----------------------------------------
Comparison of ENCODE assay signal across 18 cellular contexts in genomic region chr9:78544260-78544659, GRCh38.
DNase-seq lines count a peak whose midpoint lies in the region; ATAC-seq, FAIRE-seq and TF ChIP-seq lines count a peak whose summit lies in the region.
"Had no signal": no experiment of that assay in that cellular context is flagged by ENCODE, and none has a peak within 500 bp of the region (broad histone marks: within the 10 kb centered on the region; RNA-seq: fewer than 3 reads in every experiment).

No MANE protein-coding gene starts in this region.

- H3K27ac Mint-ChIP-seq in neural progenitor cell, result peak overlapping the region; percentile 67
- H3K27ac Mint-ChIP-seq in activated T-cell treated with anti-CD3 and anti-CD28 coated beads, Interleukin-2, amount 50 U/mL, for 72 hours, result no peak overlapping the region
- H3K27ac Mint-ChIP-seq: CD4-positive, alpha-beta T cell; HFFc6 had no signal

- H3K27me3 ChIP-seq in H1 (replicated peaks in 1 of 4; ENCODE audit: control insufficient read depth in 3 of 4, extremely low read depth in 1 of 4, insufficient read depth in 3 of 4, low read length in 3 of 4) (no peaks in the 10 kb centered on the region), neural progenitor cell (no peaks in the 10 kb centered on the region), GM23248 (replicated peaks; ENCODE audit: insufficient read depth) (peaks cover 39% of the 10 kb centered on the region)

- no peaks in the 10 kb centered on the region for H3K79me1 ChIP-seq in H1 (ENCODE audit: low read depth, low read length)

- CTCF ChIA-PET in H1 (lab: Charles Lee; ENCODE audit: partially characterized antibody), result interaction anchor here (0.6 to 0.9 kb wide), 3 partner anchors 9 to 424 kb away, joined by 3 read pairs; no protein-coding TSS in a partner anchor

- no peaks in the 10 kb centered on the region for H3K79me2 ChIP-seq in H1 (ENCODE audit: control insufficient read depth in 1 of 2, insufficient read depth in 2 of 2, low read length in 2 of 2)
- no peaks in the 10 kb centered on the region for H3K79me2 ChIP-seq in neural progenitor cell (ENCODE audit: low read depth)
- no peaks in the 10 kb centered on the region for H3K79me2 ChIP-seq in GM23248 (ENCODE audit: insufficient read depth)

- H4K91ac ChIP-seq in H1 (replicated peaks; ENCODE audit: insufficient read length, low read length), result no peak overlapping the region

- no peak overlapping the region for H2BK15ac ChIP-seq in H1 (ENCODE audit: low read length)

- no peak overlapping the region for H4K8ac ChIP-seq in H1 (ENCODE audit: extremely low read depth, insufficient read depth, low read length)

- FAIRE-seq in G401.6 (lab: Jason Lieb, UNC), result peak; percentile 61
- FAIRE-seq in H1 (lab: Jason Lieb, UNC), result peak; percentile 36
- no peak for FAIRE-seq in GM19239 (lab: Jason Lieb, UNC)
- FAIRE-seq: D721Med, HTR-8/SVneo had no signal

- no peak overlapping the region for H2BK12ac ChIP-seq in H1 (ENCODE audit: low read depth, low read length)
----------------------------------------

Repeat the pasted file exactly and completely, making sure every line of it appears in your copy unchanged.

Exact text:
Comparison of ENCODE assay signal across 18 cellular contexts in genomic region chr9:78544260-78544659, GRCh38.
DNase-seq lines count a peak whose midpoint lies in the region; ATAC-seq, FAIRE-seq and TF ChIP-seq lines count a peak whose summit lies in the region.
"Had no signal": no experiment of that assay in that cellular context is flagged by ENCODE, and none has a peak within 500 bp of the region (broad histone marks: within the 10 kb centered on the region; RNA-seq: fewer than 3 reads in every experiment).

No MANE protein-coding gene starts in this region.

- H3K27ac Mint-ChIP-seq in neural progenitor cell, result peak overlapping the region; percentile 67
- H3K27ac Mint-ChIP-seq in activated T-cell treated with anti-CD3 and anti-CD28 coated beads, Interleukin-2, amount 50 U/mL, for 72 hours, result no peak overlapping the region
- H3K27ac Mint-ChIP-seq: CD4-positive, alpha-beta T cell; HFFc6 had no signal

- H3K27me3 ChIP-seq in H1 (replicated peaks in 1 of 4; ENCODE audit: control insufficient read depth in 3 of 4, extremely low read depth in 1 of 4, insufficient read depth in 3 of 4, low read length in 3 of 4) (no peaks in the 10 kb centered on the region), neural progenitor cell (no peaks in the 10 kb centered on the region), GM23248 (replicated peaks; ENCODE audit: insufficient read depth) (peaks cover 39% of the 10 kb centered on the region)

- no peaks in the 10 kb centered on the region for H3K79me1 ChIP-seq in H1 (ENCODE audit: low read depth, low read length)

- CTCF ChIA-PET in H1 (lab: Charles Lee; ENCODE audit: partially characterized antibody), result interaction anchor here (0.6 to 0.9 kb wide), 3 partner anchors 9 to 424 kb away, joined by 3 read pairs; no protein-coding TSS in a partner anchor

- no peaks in the 10 kb centered on the region for H3K79me2 ChIP-seq in H1 (ENCODE audit: control insufficient read depth in 1 of 2, insufficient read depth in 2 of 2, low read length in 2 of 2)
- no peaks in the 10 kb centered on the region for H3K79me2 ChIP-seq in neural progenitor cell (ENCODE audit: low read depth)
- no peaks in the 10 kb centered on the region for H3K79me2 ChIP-seq in GM23248 (ENCODE audit: insufficient read depth)

- H4K91ac ChIP-seq in H1 (replicated peaks; ENCODE audit: insufficient read length, low read length), result no peak overlapping the region

- no peak overlapping the region for H2BK15ac ChIP-seq in H1 (ENCODE audit: low read length)

- no peak overlapping the region for H4K8ac ChIP-seq in H1 (ENCODE audit: extremely low read depth, insufficient read depth, low read length)

- FAIRE-seq in G401.6 (lab: Jason Lieb, UNC), result peak; percentile 61
- FAIRE-seq in H1 (lab: Jason Lieb, UNC), result peak; percentile 36
- no peak for FAIRE-seq in GM19239 (lab: Jason Lieb, UNC)
- FAIRE-seq: D721Med, HTR-8/SVneo had no signal

- no peak overlapping the region for H2BK12ac ChIP-seq in H1 (ENCODE audit: low read depth, low read length)